The judgement of Mr Justice Peter Jackson that a woman, who has given up on life after suffering years with an eating disorder, should be force fed is, in my humble view, a judgement of Solomon.
The Right to Die is one that is becoming increasingly easy to claim and more complicated as more and more claimants fall inside the right.
Where someone is at the end of their life and likely to endure a painful and/or undignified end, it seems right to allow them to forgo those last few weeks or months in search of peace. I would advocate that where someone has physical difficulties that preclude them for taking the necessary steps to end their life we should allow help for them short of the actual administration of death – you can collect the drugs from the chemist opt arrange for them to travel to Dignitas, but you can’t actually kill them.
However, this case was different and increasingly we will see ‘different’ cases as the right to die is extended.
In this case the patient was a woman who had, in recent years, suffered from an eating disorder and had now decided she wished no further treatment or solid food so she could die as her life had been ‘pure torment’. The difference with this case was that there is every likelihood that with proper treatment she could fully recover and live a long and fulfilling life and Mr Justice Jackson hoped there may come a day when she realised she was a “special person whose life is of value”.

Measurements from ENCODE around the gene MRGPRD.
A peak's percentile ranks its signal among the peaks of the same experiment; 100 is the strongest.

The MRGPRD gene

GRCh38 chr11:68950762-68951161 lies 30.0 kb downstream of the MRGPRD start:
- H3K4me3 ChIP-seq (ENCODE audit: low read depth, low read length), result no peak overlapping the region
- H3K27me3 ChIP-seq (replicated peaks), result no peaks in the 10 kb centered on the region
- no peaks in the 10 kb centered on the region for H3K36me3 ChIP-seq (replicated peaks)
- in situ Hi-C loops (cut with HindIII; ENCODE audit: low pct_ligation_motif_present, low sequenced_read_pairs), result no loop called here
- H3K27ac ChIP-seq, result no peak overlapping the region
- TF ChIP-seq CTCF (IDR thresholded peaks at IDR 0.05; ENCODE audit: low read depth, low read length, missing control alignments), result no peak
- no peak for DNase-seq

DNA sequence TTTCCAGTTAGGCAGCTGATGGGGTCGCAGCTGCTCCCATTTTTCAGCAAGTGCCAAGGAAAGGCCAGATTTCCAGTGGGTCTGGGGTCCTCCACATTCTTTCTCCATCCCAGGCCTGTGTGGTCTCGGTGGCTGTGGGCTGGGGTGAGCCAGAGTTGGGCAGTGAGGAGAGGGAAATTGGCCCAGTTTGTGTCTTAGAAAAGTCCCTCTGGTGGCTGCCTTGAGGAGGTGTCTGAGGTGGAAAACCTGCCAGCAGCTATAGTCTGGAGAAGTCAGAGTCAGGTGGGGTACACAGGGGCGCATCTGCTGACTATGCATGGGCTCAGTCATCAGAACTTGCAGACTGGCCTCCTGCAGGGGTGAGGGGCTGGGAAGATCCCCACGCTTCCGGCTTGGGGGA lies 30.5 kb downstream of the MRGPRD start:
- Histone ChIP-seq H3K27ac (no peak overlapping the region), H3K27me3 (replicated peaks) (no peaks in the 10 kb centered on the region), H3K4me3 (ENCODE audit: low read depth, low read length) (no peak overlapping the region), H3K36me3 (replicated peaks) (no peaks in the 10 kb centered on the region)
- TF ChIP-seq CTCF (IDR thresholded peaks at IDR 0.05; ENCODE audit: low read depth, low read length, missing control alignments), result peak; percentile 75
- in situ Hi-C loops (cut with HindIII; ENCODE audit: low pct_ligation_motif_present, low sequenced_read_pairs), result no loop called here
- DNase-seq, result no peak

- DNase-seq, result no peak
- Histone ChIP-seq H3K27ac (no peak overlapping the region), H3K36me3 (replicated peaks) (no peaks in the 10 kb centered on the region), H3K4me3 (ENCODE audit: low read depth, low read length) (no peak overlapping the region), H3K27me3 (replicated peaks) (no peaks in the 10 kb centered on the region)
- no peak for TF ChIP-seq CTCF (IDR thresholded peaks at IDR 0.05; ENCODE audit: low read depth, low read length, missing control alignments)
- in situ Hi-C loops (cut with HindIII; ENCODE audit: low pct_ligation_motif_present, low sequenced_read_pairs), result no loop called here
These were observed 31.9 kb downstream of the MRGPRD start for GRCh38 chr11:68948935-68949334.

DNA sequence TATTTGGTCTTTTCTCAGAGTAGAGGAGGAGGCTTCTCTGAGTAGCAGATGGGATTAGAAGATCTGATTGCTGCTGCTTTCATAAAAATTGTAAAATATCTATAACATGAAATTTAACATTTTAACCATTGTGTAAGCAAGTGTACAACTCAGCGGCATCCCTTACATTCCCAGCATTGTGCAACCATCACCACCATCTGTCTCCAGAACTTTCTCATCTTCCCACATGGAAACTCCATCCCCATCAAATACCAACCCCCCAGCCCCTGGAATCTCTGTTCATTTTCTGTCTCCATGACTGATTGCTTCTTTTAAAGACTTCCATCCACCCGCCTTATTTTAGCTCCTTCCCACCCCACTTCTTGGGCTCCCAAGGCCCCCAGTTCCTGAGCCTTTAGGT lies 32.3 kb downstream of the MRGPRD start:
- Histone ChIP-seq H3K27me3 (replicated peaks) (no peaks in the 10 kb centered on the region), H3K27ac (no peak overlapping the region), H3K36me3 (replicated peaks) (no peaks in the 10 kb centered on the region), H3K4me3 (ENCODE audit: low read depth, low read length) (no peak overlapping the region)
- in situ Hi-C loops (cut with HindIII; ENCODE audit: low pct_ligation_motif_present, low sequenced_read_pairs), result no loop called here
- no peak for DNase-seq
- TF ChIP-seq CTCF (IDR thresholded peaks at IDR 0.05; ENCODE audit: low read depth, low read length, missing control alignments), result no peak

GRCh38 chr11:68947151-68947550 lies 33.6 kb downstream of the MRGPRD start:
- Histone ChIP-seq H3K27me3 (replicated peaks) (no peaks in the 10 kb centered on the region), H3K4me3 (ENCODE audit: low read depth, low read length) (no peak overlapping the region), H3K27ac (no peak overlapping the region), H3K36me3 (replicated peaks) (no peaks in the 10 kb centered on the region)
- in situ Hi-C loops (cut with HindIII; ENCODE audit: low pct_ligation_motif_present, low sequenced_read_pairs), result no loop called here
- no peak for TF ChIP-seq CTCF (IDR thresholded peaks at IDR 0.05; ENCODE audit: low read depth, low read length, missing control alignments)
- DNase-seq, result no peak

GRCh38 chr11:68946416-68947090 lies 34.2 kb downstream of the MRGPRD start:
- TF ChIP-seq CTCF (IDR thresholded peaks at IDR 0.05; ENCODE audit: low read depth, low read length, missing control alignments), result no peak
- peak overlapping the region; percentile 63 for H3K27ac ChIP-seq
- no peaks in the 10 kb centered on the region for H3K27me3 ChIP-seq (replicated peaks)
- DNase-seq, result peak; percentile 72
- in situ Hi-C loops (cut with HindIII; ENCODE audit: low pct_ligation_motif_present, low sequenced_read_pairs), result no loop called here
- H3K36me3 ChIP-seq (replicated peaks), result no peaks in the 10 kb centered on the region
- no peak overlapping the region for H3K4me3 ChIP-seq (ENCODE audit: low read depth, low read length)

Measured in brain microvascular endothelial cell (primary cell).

I am reminded of a case involving 23 year old Daniel James who suffered catastrophic injuries in a rugby training session that left him paralysed from the chest down and, despite the pleadings of his parents that they found his spirit still worthy, he ended what was claimed to be a second class existence in the Dignitas clinic in Switzerland. A similar young man, also injured in rugby training, 20 year old Matt Hampson, has decided to carry on with his life despite his appalling injuries.
While the ages of the two men are similar and the reason for their physical condition is the same the similarities end. One decided he did not wish to live with the indignities his condition caused him while the other decided to ‘make the best of a bad job’. I cannot judge either man as I do not share their misfortune but I am saddened by Daniel’s decision (but fully understand his reasoning) and I am gladdened that Matt, who was recently on the sidelines for the Aviva Premiership Final with his club, Leicester, tries to overcome his feelings of despair.
Nothing in assisted suicide is easy and for Mr Justice Jackson to have made this quite extraordinary and controversial decision will, again, open the debate that we should have around this difficult subject.
He has thrown the ball back into the court of the ‘Right to Die’ campaign and I hope that with an open minded discussion we can find a way for those who are not ‘at life’s end’ to see that the human spirit is worth more than a broken body.
I also wish the unnamed patient well with the fervent hope she does overcome her feelings of total despair and recovers to be that special person whose life is of value she so richly deserves to be.
Published: June 18, 2012
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